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2008 Cordell Bank Mission
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Mission Blog: Sept. 27, 2009

Chelsea Lowes, Onboard Cruise Log Coordinator
Knauss Sea Grant Fellow, NOAA Ecosystem Research Program

A diver collects data along the base of the reef.
A diver collects data along the base of the reef. (Photo: NOAA CCFHR)
We have really been lucking out with the weather on this trip. The ocean was almost smooth today as we started dives. Everyone came back impressed with how beautiful the sites had been and how high the biodiversity in the area is. Fish and coral and sponges and seagrass, oh my!

This morning we went to check on the larval fish traps set out a few days ago to see if there were any larval fish hanging out. To check the traps a snorkeler dives below the traps with a large mesh bag, and then comes up slowly and encloses the traps in the bag.

Snorkeler approaches larval trap.
Snorkeler approaches larval trap. (Photo: NOAA CCFHR)
The snorkeler then unhooks the trap and brings it over to the small boat to take a look at the catch. The haul today was not that impressive - only a few larval fish. In order to increase the sample size, we hung the traps back up and will check again in a few days.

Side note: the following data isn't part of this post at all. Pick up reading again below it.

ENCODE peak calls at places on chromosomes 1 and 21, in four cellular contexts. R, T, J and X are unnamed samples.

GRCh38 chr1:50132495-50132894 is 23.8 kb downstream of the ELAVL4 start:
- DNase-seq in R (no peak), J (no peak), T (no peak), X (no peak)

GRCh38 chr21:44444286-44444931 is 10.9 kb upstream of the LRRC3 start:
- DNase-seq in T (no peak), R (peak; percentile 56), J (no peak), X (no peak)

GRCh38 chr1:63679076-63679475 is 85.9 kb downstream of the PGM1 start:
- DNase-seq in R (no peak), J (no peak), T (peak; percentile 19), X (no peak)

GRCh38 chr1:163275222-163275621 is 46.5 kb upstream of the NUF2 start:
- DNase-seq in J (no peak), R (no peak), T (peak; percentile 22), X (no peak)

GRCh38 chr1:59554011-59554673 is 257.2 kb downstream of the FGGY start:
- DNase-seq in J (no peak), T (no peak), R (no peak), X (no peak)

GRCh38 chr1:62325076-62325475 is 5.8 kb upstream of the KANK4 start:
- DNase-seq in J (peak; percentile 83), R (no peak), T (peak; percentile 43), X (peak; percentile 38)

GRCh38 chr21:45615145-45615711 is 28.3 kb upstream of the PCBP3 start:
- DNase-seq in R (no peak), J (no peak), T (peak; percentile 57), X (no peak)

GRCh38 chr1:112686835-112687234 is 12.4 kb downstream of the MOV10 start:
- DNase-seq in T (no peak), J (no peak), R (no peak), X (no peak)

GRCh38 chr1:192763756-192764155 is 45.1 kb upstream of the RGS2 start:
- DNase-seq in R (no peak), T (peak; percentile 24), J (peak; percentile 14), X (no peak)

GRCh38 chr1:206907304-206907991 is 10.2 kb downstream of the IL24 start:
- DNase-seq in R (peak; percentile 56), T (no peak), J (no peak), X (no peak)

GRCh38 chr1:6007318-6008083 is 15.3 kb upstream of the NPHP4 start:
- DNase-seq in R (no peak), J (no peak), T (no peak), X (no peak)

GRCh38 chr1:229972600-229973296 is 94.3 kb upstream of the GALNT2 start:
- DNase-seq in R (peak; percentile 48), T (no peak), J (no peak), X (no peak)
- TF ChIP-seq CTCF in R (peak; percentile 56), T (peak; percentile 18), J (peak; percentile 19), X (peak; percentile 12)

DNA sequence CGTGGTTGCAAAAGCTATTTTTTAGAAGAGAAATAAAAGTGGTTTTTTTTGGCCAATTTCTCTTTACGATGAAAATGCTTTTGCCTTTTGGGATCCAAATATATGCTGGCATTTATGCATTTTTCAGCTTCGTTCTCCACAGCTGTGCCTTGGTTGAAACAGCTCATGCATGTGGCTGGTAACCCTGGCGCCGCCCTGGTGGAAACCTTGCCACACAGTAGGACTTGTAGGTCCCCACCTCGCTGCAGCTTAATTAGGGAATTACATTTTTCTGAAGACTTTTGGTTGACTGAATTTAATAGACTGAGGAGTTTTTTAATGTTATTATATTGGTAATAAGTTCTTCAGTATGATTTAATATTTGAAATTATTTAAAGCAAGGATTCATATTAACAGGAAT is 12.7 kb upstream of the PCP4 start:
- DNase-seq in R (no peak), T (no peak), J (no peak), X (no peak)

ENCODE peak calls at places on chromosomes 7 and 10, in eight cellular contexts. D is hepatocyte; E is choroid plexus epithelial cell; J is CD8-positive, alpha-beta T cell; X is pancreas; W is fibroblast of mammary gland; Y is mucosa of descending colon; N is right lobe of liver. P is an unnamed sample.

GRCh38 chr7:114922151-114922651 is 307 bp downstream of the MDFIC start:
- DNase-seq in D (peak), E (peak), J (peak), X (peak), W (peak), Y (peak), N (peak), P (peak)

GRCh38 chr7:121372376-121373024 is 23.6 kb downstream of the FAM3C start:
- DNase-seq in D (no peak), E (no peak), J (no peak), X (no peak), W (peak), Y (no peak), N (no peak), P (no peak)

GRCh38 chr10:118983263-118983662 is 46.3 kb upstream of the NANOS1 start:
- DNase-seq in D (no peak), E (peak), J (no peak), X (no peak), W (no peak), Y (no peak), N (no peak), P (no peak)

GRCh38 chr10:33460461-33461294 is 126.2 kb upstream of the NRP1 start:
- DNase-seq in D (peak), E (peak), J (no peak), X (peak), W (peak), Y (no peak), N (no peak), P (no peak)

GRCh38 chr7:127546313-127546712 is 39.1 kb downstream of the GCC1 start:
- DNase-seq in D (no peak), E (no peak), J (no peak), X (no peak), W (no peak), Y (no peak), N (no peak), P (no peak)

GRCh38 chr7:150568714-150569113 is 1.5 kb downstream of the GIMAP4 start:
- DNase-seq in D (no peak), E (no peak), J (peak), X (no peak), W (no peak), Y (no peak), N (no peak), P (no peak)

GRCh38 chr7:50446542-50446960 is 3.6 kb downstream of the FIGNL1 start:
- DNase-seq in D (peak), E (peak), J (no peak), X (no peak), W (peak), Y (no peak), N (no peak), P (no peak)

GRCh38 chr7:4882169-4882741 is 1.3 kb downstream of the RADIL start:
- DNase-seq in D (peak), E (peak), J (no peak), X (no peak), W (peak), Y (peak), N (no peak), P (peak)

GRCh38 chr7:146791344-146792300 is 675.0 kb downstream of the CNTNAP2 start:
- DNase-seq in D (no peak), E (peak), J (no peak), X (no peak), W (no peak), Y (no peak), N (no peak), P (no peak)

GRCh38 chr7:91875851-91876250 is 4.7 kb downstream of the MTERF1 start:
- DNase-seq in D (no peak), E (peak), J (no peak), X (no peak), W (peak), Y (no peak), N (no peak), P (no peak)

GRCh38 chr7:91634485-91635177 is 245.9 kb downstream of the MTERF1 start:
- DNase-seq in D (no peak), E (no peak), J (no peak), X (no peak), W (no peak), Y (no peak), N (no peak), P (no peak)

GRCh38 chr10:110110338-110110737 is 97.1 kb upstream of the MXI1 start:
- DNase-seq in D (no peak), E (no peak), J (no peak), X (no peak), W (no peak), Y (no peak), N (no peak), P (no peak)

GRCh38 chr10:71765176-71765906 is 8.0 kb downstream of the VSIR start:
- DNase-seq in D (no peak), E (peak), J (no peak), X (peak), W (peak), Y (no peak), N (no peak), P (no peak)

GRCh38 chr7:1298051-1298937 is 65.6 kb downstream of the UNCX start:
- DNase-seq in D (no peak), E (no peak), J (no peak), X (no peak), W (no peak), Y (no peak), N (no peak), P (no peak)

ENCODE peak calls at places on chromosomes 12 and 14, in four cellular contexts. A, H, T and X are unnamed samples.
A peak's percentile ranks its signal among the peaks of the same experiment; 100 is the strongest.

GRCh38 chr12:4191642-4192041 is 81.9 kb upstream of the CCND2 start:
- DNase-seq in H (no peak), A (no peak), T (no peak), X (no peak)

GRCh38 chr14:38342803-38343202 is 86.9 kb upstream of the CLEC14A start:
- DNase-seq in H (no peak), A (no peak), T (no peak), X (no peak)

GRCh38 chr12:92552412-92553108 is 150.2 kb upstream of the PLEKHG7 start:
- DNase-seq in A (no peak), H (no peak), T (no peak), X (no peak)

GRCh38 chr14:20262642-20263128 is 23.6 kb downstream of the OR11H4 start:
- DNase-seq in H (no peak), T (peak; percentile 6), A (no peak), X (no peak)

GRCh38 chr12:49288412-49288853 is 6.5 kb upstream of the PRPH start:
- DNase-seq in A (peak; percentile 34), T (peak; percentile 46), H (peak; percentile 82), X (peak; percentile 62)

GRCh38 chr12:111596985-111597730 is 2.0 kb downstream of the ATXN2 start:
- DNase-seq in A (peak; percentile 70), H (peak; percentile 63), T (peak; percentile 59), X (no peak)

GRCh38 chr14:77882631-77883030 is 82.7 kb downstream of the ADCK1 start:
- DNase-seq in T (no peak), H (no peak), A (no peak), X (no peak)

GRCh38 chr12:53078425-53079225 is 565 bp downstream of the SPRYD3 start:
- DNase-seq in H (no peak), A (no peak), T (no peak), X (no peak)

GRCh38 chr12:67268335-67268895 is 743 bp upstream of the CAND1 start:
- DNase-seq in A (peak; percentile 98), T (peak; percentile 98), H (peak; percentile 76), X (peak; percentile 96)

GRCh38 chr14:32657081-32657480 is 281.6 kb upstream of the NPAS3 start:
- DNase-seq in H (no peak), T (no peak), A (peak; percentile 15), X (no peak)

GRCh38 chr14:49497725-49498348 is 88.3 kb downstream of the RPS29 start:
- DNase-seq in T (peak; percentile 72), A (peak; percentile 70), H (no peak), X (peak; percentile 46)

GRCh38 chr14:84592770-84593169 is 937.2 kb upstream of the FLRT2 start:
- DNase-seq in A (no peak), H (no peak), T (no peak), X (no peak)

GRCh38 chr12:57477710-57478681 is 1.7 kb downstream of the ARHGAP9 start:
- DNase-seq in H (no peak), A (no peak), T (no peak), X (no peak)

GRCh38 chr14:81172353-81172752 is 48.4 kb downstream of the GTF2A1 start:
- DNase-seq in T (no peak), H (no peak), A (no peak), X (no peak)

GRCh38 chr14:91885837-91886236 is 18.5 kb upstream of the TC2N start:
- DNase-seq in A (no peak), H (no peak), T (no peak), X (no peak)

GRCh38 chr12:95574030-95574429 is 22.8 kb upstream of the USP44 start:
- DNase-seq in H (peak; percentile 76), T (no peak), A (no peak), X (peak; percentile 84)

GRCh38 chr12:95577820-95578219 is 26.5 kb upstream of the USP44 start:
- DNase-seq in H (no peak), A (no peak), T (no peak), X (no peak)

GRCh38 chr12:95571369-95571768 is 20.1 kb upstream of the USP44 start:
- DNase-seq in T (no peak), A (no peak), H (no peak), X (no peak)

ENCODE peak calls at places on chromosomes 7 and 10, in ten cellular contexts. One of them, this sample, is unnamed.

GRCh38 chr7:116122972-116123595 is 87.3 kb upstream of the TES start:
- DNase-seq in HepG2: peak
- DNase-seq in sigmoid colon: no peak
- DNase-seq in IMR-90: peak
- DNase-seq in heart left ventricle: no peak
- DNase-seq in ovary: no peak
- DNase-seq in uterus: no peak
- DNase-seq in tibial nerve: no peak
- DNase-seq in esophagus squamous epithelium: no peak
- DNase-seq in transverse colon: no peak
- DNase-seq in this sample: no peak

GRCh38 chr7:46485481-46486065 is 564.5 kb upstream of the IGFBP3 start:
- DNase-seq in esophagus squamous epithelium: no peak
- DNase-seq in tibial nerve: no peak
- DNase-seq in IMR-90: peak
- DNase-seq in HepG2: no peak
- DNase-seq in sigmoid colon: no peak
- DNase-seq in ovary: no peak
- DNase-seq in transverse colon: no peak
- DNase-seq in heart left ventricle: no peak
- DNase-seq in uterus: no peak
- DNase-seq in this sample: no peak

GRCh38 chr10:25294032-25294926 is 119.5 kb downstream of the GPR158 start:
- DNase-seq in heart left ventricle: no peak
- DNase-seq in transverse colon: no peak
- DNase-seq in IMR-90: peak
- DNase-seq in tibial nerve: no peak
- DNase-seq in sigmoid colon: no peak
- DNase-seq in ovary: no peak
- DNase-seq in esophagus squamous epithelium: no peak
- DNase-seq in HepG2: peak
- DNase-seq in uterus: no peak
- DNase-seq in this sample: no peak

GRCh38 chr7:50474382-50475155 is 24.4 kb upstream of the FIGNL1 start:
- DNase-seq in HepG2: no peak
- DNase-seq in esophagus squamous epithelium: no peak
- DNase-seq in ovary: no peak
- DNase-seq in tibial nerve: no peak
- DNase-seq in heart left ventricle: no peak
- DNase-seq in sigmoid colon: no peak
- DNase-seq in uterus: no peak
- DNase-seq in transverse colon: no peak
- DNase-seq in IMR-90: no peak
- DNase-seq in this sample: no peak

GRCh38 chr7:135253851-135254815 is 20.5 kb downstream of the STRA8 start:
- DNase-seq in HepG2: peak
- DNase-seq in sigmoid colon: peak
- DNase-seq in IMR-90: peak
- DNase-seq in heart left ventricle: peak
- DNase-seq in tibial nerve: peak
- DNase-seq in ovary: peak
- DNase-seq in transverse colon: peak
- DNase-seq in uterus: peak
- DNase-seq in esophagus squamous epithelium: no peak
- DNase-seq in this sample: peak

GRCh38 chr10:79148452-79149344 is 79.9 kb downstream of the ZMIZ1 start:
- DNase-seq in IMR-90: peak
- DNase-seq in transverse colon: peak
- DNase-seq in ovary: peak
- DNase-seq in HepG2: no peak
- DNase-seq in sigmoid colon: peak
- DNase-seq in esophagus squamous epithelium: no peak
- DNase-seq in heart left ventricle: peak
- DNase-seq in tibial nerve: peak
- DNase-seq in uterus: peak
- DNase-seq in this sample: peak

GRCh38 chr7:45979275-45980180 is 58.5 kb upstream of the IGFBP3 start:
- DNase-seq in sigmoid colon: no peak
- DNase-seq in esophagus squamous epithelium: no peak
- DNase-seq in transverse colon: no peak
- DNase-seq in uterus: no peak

Home away from home.
Home away from home.(Photo: NOAA CCFHR)
Everyone has been adjusting to life on the ship very well. It is quite different from going to work in the morning and then going home in the evening. On the ship, the scientists spend most of their time in the wet and dry labs. The wet lab is where the cameras for diving are set up and tested. This is also where minor equipment repairs take place and where the scientists set up in the evening to run the drop camera operations. The dry lab serves as the office - every spare piece of countertop is packed with laptops, reef fish reference books, dive logs, and coffee mugs.

Staterooms on the ship range from single occupancy for the Commanding Officer and some of the other officers and crew, to quadruple occupancy for the scientists. Everyone gets their own locker for storage and each stateroom has a sink. Since schedules can vary considerably, each bunk has a privacy curtain to block out the room light. We are also careful to keep voices down and avoid slamming doors since there is always at least one person sleeping on the ship at any given time.

Sunset viewed from steel beach.
Sunset viewed from steel beach.(Photo: NOAA CCFHR)
In the evenings, you can find scientists unwinding by watching movies in the lounge, playing board games in the mess hall, or reading in their bunks. "Steel beach" is located behind the bridge (where navigation and control of the Nancy Foster takes place) and is basically an open space with some seating Scientists and crew enjoy reading there after dinner and waiting for the sun to go down. It is an ideal place for star watching.

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